Detailed below is information regarding what an MAOI does, how it works, warnings, MAOI side effects and alternate solutions to MAOI’s.

What is an MAOI?

MAOI is an acronym for Monoamine Oxidase Inhibitor

Description:

Monoamine oxidase inhibitors are a class of antidepressants used for the treatment of depression. Due to the potential for serious dietary and drug interactions they are prescribed less frequently than other classes of antidepressant medications, such as Selective Serotonin Reuptake Inhibitors (SSRIs) ortricyclics. However, in some cases where individuals prove unresponsive to other treatments, MAOIs have been tried with marked success. They can be especially effective in treating atypical depression, and have been effective in helping smokers quit.

MAOI Treatment and usage:

MAOIs were previously prescribed for people who proved resistant to tricyclic antidepressant therapy, but newer MAOI medications are sometimes utilized as a first-line therapy. They are also used for treating social anxietyagoraphobiapanic disorder and borderline personality disorder.

MAOI Method of action:

A depressive disorder is believed to be caused by a chemical imbalance in the brain. Monoamine neurotransmitters like serotonin, norepinephrine and dopamine are used to relay signals between nerve cells, and they regulate important functions throughout the body. Once these neurotransmitters have acted by sending a message in the brain, they are absorbed by a protein called monoamine oxidase, which is also referred to as a monoamine transporter. If too many monoamines are absorbed, a chemical imbalance occurs in the brain.

MAOIs work by inhibiting the activity of monoamine oxidase, preventing the breakdown of the brain’s monoamine neurotransmitters. This effect is thought to increase the available stores of serotonin, norepinephrine and dopamine. When these excess neurotransmitters are not broken down and absorbed, they begin to build up in the brain. Since depression may be associated with low stores of monoamine neurotransmitters, increasing them may help to alleviate depressive symptoms.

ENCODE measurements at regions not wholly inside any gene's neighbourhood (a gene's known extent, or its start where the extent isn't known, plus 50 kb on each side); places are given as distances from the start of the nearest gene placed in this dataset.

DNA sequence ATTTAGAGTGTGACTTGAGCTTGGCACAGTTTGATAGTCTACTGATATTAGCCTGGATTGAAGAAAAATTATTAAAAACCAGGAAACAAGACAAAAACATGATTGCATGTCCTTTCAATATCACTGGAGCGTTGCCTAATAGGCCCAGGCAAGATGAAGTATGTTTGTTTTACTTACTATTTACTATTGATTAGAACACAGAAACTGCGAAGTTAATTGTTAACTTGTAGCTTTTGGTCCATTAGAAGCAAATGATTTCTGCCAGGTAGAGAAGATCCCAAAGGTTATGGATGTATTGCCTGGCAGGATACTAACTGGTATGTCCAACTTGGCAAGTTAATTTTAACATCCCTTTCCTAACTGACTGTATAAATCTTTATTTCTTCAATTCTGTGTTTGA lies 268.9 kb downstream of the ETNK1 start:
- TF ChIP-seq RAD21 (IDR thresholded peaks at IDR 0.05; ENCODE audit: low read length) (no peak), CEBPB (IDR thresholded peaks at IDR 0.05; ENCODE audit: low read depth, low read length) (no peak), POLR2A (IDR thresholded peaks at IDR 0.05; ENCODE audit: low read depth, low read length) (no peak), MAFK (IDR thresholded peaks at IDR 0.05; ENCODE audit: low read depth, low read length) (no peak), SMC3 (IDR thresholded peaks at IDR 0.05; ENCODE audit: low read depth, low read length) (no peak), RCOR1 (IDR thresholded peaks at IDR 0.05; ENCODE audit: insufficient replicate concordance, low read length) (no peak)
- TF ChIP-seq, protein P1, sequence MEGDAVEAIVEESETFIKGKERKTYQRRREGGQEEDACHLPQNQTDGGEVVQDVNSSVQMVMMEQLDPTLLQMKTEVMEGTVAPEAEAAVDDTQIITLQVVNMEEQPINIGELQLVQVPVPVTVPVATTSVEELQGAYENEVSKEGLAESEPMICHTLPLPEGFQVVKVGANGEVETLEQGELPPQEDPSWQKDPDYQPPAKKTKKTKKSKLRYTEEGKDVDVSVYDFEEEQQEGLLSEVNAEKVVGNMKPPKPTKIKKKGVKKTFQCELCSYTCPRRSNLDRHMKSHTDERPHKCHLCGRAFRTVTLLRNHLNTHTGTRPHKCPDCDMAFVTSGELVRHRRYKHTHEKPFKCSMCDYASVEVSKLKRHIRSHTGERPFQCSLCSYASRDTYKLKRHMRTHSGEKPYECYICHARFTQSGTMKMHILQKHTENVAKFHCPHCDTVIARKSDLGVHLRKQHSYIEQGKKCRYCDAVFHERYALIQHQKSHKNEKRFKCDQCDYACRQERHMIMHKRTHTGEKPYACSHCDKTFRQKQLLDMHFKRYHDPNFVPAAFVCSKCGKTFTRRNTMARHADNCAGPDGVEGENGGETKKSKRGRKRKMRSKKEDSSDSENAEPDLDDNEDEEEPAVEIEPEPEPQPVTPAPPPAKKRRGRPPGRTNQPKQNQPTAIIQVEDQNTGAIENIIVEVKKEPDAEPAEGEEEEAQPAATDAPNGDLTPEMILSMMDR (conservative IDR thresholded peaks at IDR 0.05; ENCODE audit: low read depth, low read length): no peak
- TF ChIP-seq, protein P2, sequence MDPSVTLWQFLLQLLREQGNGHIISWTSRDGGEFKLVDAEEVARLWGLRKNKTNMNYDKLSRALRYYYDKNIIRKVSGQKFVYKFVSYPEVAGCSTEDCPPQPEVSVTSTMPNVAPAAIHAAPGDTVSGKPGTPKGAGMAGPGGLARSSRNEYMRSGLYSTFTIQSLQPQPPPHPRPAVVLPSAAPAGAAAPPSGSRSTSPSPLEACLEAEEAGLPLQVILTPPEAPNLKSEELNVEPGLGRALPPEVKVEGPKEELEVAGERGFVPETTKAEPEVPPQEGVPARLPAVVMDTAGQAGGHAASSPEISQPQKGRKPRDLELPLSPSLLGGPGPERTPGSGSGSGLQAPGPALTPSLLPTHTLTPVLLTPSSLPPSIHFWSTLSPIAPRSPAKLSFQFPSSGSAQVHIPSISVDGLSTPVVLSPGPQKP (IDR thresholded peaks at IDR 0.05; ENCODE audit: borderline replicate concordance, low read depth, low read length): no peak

Warnings or dangers associated with MAOIs:

When taken orally, MAOIs inhibit the metabolic breakdown of dietary amines. Sufficient intestinal inhibition can lead to hypertensive crisis when foods containing tyramine are consumed or hyperserotonemia (elevated serotonin levels) if foods containing tryptophan are consumed. Tyramine is a building block of norepinephrine, and is commonly found in foods such as chocolate, alcoholic beverages, Chianti and other aged wines, fish, and fermented foods such as sauerkraut, meat and yeast extracts, soy sauce, aged cheese, soy bean condiments, and processed meat.

MAOIs inhibit monoamine oxidase and so the body cannot rid itself of excess norepinephrine. Raised levels of norepinephrine may lead to a hypertensive crisis and even cause intracerebral hemorrhage and death after the consumption of certain types of tyramine-containing foods or drinks. Hypertensive crises sometimes result in stroke or cardiac arrhythmia if left untreated.